In his able discussion of the meaning of our Presbyterian ordination vows Dr. Charles Hodge, Church Polity, Pages 317-4S2, shows that the meaning of the vow is not determined by the man taking it but by the natural, historical force of the words and by the body imposing the vow. There was a wave of rationalism in eighteenth century England and Ireland which substituted sincerity for creedal subscription. Even James Moffatt says that “this mistaken aversion to creedal subscription” killed English Presbyterianism; and only the entrance of the Erskinites or Seceders saved Presbyterianism in eighteenth century Ireland. Against the loose views of Presbyterianism then coming over from Ireland the American Presbyterian Church passed the adopting act of 1729 in which every minister subscribed to the Westminster Standards as being in all essential and necessary articles good forms of sound words and accepted said Confession and Catechisms as the confession of his faith. This act has governed our American Presbyterian thinking these 220 years. Under its aegis our Southern Assembly in the last decade has declared certain things such as the infallible truth of Scripture, Christ as true and eternal God, His becoming our brother man by His virgin birth, to be involved in the vows to which we subscribe.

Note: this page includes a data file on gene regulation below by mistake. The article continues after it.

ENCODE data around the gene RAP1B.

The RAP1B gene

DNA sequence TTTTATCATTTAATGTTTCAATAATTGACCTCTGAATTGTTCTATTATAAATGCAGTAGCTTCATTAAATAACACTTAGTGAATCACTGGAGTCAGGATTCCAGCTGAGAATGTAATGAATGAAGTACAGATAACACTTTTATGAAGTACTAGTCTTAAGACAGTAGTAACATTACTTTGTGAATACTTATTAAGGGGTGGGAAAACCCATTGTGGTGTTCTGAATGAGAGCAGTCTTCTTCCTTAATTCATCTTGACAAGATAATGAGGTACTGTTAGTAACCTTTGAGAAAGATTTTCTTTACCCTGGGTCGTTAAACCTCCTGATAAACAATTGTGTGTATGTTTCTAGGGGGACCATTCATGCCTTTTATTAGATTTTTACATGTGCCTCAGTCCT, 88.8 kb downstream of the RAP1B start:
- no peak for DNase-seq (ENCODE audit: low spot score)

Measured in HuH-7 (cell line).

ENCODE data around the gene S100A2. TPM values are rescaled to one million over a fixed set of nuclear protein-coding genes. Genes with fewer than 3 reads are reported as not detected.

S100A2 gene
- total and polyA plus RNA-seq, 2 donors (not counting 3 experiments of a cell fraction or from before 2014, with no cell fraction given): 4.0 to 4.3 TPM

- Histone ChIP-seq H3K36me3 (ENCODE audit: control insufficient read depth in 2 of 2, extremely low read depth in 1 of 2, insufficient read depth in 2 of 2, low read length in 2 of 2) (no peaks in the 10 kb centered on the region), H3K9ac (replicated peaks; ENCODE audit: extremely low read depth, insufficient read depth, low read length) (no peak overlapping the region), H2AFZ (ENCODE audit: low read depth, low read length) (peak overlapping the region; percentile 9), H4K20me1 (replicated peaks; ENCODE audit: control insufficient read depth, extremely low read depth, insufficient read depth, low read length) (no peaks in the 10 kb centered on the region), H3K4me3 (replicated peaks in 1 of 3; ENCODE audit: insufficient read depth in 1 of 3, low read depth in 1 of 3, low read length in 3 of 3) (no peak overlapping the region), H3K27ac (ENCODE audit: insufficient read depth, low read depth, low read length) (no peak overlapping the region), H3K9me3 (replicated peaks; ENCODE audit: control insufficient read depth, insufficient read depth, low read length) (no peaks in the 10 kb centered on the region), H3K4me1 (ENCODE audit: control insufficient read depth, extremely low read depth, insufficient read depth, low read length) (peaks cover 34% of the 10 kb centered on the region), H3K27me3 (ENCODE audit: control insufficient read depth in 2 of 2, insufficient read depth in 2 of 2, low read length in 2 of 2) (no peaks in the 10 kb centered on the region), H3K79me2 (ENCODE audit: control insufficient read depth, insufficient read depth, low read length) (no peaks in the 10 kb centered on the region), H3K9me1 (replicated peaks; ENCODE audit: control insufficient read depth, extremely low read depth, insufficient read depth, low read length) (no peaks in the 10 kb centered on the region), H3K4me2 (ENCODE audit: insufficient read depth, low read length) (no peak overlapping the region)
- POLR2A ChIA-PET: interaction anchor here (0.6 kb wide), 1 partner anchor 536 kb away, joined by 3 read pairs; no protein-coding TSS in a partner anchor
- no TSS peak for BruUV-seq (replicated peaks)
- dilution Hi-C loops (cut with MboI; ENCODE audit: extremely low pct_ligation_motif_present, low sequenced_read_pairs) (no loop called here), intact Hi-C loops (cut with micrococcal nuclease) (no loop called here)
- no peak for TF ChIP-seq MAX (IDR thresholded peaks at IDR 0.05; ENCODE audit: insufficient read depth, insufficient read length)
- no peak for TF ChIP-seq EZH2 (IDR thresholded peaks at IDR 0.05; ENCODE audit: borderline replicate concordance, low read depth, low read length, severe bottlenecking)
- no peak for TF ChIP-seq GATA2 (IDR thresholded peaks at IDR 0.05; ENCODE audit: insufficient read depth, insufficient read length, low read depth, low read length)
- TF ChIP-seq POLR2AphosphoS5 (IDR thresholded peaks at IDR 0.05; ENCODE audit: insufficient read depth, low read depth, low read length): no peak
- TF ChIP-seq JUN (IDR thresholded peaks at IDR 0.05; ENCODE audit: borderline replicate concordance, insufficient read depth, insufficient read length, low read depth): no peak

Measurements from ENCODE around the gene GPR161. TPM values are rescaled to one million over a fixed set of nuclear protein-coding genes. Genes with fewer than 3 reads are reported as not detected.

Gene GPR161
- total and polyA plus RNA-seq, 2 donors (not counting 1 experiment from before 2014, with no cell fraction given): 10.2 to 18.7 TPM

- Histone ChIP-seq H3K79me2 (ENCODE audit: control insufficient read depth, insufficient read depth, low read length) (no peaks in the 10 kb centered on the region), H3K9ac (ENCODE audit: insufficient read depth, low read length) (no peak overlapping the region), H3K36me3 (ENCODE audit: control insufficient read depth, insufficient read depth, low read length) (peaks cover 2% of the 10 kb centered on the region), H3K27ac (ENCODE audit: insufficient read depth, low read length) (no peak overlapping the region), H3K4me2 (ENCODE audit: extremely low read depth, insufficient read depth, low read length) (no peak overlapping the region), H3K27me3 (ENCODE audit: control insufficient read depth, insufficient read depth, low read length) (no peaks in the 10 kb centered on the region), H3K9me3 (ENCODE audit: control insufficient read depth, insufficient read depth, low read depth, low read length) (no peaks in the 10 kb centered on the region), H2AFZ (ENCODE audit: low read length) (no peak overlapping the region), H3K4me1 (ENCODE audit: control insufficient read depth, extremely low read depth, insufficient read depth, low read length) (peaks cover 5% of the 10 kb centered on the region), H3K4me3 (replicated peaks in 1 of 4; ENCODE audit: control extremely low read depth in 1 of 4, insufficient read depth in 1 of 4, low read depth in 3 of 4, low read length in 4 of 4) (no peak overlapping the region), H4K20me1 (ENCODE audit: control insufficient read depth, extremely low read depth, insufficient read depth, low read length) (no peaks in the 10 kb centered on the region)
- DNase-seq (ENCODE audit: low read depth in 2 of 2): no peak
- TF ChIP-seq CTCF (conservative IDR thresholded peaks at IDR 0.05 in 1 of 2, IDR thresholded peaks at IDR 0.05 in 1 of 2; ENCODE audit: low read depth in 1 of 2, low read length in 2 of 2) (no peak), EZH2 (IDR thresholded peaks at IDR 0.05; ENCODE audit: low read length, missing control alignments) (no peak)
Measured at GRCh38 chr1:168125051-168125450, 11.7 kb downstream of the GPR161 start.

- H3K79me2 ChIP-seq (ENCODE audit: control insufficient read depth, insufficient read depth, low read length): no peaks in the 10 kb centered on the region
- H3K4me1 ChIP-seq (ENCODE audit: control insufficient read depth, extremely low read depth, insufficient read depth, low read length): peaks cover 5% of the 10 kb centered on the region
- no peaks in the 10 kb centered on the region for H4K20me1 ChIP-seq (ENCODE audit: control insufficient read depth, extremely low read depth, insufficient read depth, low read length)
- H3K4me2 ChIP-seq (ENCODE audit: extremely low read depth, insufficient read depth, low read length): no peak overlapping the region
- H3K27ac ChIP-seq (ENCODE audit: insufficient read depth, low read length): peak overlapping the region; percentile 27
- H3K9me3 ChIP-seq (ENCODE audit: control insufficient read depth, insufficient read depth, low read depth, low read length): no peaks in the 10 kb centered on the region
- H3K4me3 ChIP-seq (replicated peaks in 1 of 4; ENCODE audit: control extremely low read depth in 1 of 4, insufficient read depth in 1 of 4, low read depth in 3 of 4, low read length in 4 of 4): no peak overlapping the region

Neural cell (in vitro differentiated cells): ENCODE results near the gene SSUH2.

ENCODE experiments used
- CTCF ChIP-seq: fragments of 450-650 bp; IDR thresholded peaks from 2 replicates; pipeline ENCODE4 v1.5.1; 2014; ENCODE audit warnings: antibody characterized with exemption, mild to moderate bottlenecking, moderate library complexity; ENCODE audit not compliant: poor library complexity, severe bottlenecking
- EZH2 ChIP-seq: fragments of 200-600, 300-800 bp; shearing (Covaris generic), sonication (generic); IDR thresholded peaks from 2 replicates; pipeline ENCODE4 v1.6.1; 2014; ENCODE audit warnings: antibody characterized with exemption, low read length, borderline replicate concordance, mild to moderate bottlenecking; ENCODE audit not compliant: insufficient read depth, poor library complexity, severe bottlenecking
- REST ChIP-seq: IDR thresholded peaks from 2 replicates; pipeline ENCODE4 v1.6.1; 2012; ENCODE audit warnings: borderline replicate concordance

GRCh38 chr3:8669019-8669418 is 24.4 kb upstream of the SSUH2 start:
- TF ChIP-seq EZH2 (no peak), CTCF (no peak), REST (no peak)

Again, if there are ministers or professors who regard these creedal vows as merely an unreserved dedication to the Christian cause we invite them to reconsider their positions before the judgment bar of truth. Speaking on this theme from the standpoint of the Scottish Churches, Principal John Macleod says:

“We should not fail to observe the moral issues that are raised in regard to the loyal maintenance of pledges given to be faithful to Creeds and Confessions. They call for very deliberate study and consideration before they are adopted. They call equally for honorable treatment on the part of men who have avowed them as their own.”

“Yet if men change their views on what they had confessed as the truth of God they should have the manliness to acknowledge that such a change has taken place and to refuse to stay in what is to them a false position.”

“We should not forget that the fundamental obligation lies upon every teacher in the Church of God to be true to the full circle of truth as the Apostolic and Prophetic Revelation has brought it before us. This truth has been entrusted to the Church to be held fast in its integrity, and it is no bondage to be laid under the obligation to honour such a trust; and this is what is meant by the exaction of a strict pledge of loyalty to the Confession of Faith. Nor can it well be spoken of as an advance in Christian freedom for the Church to loosen the bond that binds her rulers to hold fast the whole truth of God as His Word sets it forth.” Scottish Theology, Pages 254-241-254.